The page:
Nietzsche the Moralist
1 Aph. 260.
In this way Nietzsche arrived at the following broad generalisation: that all the moralities of the world could be placed under one of two heads, Master Morality or Slave Morality.
In the first, the master morality, it is the oak which contends: I must reach the sun and spread broad brandies in so doing; this I call "good," and the herd that I shelter may also call it good. In the second, the slave morality, it is the shrub which says: I also want to reach the sun, these broad branches of the oak, however, keep the sun from me, therefore the oak's instincts are "bad."
It is obvious that these two points of view exist and have existed everywhere on earth. Apart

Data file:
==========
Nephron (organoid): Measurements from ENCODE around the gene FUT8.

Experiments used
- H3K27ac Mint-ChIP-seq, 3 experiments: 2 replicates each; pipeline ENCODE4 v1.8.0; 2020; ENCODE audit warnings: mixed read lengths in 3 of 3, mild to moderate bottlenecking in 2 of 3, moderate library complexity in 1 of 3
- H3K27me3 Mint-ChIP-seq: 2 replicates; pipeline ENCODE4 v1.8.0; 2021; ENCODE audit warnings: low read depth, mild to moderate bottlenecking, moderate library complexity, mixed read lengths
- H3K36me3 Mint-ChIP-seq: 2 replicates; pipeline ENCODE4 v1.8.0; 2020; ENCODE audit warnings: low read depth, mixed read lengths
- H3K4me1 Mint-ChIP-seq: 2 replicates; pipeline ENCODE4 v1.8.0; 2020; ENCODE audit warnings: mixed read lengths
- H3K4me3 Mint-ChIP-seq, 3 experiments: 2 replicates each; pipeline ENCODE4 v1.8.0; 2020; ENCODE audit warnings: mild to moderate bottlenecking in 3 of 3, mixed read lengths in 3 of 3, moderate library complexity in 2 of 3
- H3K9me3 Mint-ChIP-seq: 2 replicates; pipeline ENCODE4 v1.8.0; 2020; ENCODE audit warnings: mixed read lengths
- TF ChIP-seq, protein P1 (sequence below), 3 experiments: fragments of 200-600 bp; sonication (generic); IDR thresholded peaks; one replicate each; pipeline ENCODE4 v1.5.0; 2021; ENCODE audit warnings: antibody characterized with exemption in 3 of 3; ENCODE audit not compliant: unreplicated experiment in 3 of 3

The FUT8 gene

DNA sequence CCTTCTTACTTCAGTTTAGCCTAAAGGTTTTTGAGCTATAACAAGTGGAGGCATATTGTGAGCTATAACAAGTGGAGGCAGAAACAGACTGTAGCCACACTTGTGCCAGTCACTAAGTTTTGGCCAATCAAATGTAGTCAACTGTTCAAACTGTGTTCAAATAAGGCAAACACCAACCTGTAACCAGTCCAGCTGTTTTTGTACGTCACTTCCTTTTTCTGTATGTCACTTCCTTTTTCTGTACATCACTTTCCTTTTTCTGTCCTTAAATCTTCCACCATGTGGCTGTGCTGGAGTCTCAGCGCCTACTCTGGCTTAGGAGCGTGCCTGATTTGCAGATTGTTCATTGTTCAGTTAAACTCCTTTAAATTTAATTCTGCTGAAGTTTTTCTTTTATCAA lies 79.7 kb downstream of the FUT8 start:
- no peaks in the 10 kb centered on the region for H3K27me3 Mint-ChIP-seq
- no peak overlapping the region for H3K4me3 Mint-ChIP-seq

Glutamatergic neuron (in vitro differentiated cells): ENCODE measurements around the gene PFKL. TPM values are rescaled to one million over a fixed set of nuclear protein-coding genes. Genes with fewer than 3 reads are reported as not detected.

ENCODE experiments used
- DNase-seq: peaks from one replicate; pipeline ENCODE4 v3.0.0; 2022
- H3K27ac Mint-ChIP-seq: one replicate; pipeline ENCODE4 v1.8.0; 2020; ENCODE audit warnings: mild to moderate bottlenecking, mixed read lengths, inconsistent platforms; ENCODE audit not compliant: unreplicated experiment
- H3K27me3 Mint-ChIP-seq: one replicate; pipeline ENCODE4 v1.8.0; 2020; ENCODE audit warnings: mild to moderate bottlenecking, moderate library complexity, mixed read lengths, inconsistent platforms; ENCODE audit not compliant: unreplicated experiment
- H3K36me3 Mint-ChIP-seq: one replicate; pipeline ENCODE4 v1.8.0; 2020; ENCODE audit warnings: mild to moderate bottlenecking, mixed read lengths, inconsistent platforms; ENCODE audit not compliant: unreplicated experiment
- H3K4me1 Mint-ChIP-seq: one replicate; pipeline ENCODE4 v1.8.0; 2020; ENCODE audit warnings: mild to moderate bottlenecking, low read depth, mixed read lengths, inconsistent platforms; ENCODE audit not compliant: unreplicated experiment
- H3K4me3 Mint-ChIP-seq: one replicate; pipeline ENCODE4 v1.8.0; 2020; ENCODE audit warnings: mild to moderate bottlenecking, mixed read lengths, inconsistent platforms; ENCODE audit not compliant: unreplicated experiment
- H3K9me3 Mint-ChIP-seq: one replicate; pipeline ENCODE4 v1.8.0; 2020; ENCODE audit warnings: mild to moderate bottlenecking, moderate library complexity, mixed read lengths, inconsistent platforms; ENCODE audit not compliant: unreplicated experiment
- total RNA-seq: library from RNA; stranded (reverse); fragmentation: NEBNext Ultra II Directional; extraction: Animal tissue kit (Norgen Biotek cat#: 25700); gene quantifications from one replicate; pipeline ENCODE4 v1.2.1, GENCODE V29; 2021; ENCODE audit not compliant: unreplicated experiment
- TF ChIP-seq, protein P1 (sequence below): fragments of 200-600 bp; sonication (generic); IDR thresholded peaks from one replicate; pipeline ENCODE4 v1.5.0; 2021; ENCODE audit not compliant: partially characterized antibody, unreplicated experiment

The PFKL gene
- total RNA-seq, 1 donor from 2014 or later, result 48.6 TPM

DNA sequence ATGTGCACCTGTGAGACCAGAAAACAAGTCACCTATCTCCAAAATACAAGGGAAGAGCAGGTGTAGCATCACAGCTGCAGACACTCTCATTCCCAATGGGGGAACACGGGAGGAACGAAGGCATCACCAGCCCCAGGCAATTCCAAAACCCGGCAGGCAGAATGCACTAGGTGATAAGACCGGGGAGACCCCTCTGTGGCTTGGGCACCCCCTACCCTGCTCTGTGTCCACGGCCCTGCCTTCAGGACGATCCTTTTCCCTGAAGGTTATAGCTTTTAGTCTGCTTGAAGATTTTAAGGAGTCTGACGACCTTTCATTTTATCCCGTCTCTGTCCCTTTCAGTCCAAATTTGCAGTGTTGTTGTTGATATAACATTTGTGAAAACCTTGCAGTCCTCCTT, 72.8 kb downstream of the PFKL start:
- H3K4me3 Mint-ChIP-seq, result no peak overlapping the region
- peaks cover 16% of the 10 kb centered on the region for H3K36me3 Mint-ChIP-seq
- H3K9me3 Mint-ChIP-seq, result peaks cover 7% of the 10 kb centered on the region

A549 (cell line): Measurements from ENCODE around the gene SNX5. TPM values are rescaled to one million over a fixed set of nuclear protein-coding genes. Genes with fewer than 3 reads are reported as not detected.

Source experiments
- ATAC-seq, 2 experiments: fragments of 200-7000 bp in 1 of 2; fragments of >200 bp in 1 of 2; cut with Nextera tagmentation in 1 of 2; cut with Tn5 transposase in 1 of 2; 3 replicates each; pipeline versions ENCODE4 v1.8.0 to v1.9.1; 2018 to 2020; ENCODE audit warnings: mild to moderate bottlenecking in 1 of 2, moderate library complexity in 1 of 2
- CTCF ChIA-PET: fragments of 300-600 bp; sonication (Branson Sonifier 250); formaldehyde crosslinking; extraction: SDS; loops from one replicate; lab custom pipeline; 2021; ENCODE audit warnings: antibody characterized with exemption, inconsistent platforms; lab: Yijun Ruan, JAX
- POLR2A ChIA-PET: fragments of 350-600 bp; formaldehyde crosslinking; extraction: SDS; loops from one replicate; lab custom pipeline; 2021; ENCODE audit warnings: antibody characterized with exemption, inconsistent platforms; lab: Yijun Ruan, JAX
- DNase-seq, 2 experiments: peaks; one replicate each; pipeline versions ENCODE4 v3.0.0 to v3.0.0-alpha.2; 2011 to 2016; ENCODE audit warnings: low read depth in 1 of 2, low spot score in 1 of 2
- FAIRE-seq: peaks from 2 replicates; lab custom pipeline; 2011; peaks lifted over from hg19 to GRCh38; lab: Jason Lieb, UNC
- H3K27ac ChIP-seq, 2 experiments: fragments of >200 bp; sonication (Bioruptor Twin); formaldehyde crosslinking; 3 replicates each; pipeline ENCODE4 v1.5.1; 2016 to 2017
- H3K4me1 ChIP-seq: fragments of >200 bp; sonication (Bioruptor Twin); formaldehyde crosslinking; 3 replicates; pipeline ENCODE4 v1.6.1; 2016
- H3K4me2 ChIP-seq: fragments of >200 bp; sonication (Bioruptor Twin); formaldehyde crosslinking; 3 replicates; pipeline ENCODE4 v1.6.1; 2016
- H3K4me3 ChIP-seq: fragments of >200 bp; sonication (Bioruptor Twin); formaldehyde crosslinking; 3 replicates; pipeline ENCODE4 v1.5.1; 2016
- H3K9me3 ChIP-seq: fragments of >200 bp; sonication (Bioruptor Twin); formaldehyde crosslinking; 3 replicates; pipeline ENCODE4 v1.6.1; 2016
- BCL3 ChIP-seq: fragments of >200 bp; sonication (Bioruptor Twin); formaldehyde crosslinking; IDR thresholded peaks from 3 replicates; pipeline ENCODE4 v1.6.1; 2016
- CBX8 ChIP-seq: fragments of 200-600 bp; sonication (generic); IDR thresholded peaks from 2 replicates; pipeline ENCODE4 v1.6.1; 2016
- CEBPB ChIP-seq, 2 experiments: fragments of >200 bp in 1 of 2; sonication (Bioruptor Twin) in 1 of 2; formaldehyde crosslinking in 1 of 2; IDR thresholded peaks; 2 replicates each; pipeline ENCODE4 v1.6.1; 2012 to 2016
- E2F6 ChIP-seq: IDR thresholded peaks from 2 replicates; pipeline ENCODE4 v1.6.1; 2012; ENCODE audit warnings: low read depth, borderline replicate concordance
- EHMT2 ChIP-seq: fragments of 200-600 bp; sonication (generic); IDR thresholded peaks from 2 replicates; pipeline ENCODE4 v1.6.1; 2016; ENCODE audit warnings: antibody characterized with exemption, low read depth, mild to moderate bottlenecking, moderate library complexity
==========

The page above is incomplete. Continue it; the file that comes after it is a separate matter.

These are now questions of the utmost importance; because it is precisely now that pessimism, nihilism, and other desperate faiths are beginning to set their note of interrogation to human existence, and to shake our belief even in the desirability of our own survival.
It is now time for us to discover whence arises this contempt and horror of life, and to lay the blame for it either at the door of the master or of the slave morality.
In order that we may understand how to set forth upon this inquiry, let us first form a mental
Nietzsche reminds us before we start, however, 1 that in most communities the two moralities have become so confused and mingled, in order to establish that compromise which is so dear to the hearts of the peaceful, that it would be almost a hopeless task to seek any society on earth in which they are now to be seen juxtaposed in sharp contrast. Be this as it may, in order to recognise the blood of each when we come across it, we have only to think of what must have occurred when the ruling caste and the ruled class took to moralising.